Story at a glance
- Online crypto currencies can use an enormous amount of energy.
- To better estimate the environmental impacts of Bitcoin mining, researchers assessed its ‘social cost of carbon’ value.
- Damages from Bitcoin’s carbon dioxide emissions are similar to those inflicted by the beef industry and burning of crude oil.
New research puts the climate damage of Bitcoin on par with pollution from the beef production industry and crude oil burned as gasoline, suggesting the crypto currency could worsen climate change if the status quo continues.
Using a metric known as the social cost of carbon, researchers found that between 2016 and 2021, each $1 in Bitcoin market value created was responsible for $0.35 in global climate damages, falling between that measured for beef production ($0.33) and crude oil burned as gasoline ($0.41).
They also found that as the industry matured, per coin climate damages increased instead of decreasing, and, at certain time points, Bitcoin climate damages exceeded the price of each coin created.
The $0.35 in damages created by Bitcoin is also higher than both wind and solar power, but lower than electricity generated from coal.
“Taken together, these results represent a set of sustainability red flags,” authors wrote. “While proponents have offered Bitcoin as representing ‘digital gold,’ from a climate damages perspective it operates more like ‘digital crude.’”
In 2020 alone, Bitcoin mining used more electricity than the entire country of Austria or Portugal.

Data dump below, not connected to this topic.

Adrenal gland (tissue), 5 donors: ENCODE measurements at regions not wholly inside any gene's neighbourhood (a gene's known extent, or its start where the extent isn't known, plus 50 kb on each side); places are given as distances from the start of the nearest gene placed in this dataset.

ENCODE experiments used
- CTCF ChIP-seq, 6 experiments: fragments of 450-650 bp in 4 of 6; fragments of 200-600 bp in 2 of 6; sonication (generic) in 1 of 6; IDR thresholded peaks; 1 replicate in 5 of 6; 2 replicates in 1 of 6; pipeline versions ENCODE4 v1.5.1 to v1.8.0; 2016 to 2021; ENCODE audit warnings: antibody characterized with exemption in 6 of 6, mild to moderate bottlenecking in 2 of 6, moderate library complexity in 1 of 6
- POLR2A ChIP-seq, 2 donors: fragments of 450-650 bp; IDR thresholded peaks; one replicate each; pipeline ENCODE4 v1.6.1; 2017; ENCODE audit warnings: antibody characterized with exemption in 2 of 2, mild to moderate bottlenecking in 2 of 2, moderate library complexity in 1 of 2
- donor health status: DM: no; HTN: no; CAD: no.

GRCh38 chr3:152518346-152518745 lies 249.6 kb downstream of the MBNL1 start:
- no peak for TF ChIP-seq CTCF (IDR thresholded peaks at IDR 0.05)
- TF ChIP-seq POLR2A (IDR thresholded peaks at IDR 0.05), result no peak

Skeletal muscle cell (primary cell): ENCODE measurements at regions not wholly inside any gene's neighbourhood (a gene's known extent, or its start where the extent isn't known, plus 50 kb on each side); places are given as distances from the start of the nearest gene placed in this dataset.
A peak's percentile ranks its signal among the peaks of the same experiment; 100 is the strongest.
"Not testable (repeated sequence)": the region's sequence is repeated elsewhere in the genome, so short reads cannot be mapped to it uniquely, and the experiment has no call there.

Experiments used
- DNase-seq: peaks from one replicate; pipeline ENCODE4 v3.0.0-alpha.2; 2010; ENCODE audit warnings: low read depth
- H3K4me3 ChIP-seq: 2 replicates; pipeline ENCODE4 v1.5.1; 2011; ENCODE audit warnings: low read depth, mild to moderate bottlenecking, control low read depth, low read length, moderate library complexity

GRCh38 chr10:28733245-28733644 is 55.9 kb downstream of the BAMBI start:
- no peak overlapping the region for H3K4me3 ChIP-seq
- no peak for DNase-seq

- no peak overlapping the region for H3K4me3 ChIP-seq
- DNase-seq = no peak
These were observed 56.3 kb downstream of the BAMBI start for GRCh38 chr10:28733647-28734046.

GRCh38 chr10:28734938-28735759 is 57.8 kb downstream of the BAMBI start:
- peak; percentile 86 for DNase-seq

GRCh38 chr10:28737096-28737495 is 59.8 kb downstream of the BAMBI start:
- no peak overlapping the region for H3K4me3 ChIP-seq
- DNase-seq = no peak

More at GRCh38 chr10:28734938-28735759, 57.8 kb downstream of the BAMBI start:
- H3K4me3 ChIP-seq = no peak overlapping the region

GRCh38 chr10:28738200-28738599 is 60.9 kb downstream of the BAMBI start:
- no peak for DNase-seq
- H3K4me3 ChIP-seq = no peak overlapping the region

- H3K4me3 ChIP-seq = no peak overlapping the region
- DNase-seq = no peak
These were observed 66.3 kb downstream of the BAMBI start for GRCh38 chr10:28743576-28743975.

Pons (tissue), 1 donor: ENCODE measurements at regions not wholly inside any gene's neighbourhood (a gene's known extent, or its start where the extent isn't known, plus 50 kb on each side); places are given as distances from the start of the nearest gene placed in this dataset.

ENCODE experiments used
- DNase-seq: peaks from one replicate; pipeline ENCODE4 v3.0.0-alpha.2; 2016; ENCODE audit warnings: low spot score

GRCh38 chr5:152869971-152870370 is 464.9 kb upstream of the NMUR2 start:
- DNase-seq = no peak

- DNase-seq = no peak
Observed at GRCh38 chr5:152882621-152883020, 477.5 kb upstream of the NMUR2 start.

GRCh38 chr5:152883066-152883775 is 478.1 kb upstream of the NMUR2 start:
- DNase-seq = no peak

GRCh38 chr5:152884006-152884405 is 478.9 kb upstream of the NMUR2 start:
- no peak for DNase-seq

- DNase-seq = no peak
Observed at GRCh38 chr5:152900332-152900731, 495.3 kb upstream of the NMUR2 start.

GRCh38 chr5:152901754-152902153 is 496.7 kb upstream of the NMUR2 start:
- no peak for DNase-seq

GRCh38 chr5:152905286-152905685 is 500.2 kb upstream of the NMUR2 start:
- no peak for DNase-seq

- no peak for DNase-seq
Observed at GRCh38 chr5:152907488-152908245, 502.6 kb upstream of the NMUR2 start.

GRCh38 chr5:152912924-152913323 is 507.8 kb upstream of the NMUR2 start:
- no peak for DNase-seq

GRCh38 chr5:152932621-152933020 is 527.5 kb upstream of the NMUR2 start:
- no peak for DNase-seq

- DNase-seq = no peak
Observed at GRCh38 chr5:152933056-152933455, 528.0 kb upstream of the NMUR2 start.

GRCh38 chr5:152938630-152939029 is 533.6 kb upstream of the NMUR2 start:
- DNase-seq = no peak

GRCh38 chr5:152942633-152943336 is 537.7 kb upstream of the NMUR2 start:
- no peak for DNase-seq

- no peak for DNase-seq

Compared with 2016 rates, in 2021 a Bitcoin mined emitted 126 times the carbon dioxide equivalent on average into the atmosphere, increasing from 0.9 to 113 tonnes per coin.
In addition, “each Bitcoin created in 2021 resulted in $11,314 in climate damages, on average, with total global damages of all coins mined in 2021 exceeding $3.7 billion,” authors wrote. Total global Bitcoin climate damages were estimated to reach $12 billion between 2016 and 2021.
The social cost of carbon accounts for damaging factors that result from the emission of 1 extra ton of carbon dioxide into the atmosphere. These can include losses in agricultural and labor productivity and destruction caused by rising sea levels.
Previous research has estimated the majority of electricity used to mine cryptocurrencies like Bitcoin comes from fossil fuels, while on average, 39 percent comes from renewable energy sources.
In the analysis, researchers used a social cost of carbon measured at $100 per ton to determine their estimates.
However, varying totals for this cost have been proposed, and the current U.S. government’s value stands at $51 per ton in 2020 dollars.
When researchers tested multiple social costs of carbon values in their models, climate damages of Bitcoin mining still increased substantially from 2016 to 2021, and had a continuing upward trajectory.
Additional models did show increased use of renewable sources to generate electricity lead to lower associated climate damages for each coin. However, even in a high renewable scenario “the climate damages still average 23% of the coin’s price (2016–2021), despite miners only using 37% of their electricity from fossil fuels,” authors cautioned.
The study only measured environmental damages and did not assess any health-related costs associated with Bitcoin, meaning the sustainability evaluations could be worse than reported.